Alex Haindl relished every step of his round on Friday as he moved to the top of the second-round leaderboard in the R700,000 Vodacom Origins of Golf event at Arabella Country Estate.
He carded a six-under-par 66 to move to eight-under for the tournament and a two-stroke lead over first-round leader Neil Schietekat. And, since his fine share of 10th in the Joburg Open, it’s only his second cut made in a year that looked as if it might be lost to the back surgery he had last year.
‘It’s a great round,’ he smiled. ‘I felt pretty good out there all day. This golf course is so tough, you’ve just got to hang in there the whole day, so anything under 70 is great. I felt in a good place mentally, and just being comfortable out there helps.’
He must have felt frustrated initially: After a birdie on the first, he made back-to-back bogeys on the next two holes. But things quickly clicked into gear, with three birdies and an eagle on his way to the turn, and then two more on his way in saw him grab the lead ahead of the cut.
For one of the hardest working players on the Sunshine Tour, it has been a tough road. ‘Since my back surgery last year, it’s been really hard getting back,’ he said. ‘The first three or four months back, I had one or two good events. It was hard to get back in there. It was hard to go out and trust my body again – just trust that I could play the way I used to play.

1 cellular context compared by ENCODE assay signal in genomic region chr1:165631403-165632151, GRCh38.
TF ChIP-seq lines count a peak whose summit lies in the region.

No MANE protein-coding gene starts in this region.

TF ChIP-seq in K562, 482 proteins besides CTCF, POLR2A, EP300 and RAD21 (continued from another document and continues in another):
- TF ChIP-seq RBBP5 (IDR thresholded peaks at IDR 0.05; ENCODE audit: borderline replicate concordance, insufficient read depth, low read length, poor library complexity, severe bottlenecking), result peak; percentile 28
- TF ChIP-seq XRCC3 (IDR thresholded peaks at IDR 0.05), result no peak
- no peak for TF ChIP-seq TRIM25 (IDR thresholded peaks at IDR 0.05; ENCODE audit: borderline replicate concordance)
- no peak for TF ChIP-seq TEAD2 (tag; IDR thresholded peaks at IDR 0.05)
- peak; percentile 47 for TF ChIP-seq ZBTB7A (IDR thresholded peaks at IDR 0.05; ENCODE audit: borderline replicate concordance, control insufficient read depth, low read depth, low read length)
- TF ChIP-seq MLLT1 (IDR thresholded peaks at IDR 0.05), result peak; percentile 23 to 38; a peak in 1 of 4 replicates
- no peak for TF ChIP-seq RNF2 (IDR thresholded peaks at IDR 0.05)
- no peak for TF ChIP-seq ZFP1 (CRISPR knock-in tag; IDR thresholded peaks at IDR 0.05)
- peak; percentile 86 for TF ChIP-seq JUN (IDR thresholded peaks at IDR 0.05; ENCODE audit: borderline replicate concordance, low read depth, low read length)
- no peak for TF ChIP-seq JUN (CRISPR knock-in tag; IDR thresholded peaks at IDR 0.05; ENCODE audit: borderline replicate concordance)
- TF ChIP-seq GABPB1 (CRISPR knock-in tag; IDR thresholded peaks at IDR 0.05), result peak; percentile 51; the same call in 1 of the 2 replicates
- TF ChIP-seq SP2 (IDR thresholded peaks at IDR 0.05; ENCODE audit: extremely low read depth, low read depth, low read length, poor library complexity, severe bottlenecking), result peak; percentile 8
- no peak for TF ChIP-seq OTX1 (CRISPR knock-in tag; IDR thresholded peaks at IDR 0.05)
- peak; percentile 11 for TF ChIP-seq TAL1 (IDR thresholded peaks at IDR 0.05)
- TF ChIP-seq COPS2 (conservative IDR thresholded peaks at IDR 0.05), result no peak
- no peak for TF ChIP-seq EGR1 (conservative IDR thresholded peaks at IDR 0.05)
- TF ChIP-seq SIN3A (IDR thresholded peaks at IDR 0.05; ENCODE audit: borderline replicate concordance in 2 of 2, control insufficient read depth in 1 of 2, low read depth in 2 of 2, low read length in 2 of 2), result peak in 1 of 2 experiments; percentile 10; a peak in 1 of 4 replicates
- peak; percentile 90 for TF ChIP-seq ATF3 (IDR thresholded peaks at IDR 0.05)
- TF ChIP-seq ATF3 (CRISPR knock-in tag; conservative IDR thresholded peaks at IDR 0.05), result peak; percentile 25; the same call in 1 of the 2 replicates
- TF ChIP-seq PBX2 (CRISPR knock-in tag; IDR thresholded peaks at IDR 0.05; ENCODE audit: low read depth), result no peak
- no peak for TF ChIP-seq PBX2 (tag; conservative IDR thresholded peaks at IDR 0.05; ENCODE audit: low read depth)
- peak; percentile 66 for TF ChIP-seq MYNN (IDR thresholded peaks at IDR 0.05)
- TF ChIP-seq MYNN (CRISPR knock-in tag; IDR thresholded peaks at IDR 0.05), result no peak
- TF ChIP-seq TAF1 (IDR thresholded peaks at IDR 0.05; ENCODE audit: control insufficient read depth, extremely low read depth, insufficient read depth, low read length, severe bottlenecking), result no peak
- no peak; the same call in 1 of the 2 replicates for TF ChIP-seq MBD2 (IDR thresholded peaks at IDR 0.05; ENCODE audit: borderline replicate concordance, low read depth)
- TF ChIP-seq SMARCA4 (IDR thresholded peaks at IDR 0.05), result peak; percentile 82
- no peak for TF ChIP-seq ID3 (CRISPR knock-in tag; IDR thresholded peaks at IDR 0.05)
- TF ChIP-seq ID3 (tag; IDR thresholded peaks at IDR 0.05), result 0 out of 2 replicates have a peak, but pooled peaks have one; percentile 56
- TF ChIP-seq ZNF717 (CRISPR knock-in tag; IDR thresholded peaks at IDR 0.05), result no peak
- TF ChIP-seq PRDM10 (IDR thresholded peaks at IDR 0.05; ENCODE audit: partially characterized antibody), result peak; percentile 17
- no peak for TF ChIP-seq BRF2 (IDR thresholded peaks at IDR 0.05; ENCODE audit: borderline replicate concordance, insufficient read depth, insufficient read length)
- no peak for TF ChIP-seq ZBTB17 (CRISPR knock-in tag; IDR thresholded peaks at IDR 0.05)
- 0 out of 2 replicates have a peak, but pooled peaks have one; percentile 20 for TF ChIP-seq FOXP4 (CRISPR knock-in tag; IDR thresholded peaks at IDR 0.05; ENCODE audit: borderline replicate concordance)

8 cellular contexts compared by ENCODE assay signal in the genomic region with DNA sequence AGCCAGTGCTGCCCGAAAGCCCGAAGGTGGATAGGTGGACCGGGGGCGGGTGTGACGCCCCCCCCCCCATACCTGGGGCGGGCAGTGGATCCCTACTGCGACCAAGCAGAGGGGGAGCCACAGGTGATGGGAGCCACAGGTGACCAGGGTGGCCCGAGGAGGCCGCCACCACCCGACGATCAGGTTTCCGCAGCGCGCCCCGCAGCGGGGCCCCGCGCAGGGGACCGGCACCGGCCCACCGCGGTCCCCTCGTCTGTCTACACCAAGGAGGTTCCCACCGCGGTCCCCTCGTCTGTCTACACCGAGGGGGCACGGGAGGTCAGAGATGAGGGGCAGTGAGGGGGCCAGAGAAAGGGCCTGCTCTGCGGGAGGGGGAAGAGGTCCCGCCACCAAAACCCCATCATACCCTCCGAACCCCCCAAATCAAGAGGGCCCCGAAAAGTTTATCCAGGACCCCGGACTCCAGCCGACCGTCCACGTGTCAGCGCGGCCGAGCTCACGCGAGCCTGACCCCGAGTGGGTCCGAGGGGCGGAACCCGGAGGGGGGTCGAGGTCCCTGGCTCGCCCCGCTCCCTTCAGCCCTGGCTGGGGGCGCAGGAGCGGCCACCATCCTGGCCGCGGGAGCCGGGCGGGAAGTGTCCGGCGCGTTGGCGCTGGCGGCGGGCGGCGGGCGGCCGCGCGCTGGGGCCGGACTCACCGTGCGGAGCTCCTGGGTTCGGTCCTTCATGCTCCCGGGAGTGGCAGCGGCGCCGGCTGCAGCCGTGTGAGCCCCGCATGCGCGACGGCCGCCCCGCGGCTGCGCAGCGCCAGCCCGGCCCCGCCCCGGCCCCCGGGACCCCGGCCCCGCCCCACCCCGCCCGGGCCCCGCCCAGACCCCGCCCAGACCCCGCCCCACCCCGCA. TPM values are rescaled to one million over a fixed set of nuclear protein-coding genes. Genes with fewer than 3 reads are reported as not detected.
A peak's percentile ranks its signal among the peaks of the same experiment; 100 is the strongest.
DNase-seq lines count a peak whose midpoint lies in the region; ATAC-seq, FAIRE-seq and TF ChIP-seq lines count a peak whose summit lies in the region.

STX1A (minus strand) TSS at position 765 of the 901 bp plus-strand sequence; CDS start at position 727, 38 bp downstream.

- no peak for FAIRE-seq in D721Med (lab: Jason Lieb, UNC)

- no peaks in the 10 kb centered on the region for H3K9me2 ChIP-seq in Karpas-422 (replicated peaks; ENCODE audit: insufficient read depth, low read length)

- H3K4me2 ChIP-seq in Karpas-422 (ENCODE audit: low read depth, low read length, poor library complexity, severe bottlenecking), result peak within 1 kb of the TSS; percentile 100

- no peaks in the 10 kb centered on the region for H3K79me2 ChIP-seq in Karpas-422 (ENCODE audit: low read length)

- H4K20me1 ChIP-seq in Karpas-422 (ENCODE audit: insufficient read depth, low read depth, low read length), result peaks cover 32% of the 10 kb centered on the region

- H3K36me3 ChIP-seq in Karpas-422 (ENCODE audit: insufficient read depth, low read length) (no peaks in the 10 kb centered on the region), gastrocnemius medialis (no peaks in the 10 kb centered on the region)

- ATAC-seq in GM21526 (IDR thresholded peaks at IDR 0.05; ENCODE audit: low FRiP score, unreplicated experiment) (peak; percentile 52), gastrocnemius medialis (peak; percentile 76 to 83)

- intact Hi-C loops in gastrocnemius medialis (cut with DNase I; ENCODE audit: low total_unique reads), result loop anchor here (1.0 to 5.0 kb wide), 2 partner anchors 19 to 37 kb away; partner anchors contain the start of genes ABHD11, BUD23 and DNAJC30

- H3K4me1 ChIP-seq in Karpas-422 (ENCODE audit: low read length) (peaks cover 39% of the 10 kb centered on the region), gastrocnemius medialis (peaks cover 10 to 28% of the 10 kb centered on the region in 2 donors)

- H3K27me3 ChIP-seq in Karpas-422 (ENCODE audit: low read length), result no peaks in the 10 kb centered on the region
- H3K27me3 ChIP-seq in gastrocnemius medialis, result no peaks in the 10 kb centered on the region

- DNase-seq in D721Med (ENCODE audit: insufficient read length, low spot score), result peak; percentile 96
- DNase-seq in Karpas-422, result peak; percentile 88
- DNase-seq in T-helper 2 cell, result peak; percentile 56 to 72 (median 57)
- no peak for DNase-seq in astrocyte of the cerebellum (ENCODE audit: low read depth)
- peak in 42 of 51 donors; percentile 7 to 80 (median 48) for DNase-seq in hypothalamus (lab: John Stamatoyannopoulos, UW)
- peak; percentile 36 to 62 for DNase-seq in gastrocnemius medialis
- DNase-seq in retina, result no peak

‘I had four months when I couldn’t touch a club at all. I was in bed for three or four months after my surgery, and that was really tough. Before the surgery, I had quite a stretch that I was out as well. So it was almost like trying to learn to swing again. Now it’s great. It feels good and I’ve been working really hard in the gym. It looks like it’s coming together.
‘It’s almost like giving myself a new baseline to start working from. I got to the stage during 2013, 2014 and 2015 where I couldn’t play for more than a week at a time. There even stages when I would walk 200 metres and that was me done – I was in too much pain.
‘After the surgery, I haven’t had the pain again. And I can start working really hard again the way I want to, not having to be scared of that flinch when the pain comes,’ he added.
Behind him, Schietekat had slipped to two-over for his round after 12 holes, but he pulled things back on track with three birdies in his final six holes to slip into second. Christiaan Bezuidenhout was on third on five-under, while Keith Horne and Jaco Ahlers shared fourth on four-under.
But it will be all eyes on Haindl in the final round, to see if he can play his way to a second Sunshine Tour title. It’s been over 10 years since he won his first and only one. ‘I’m sure I’m going to be a little bit nervous tomorrow – that’s natural,’ he said. ‘But I’m looking forward to it. I’m feeling comfortable so I’ll go out there and play the course and see what I can do.’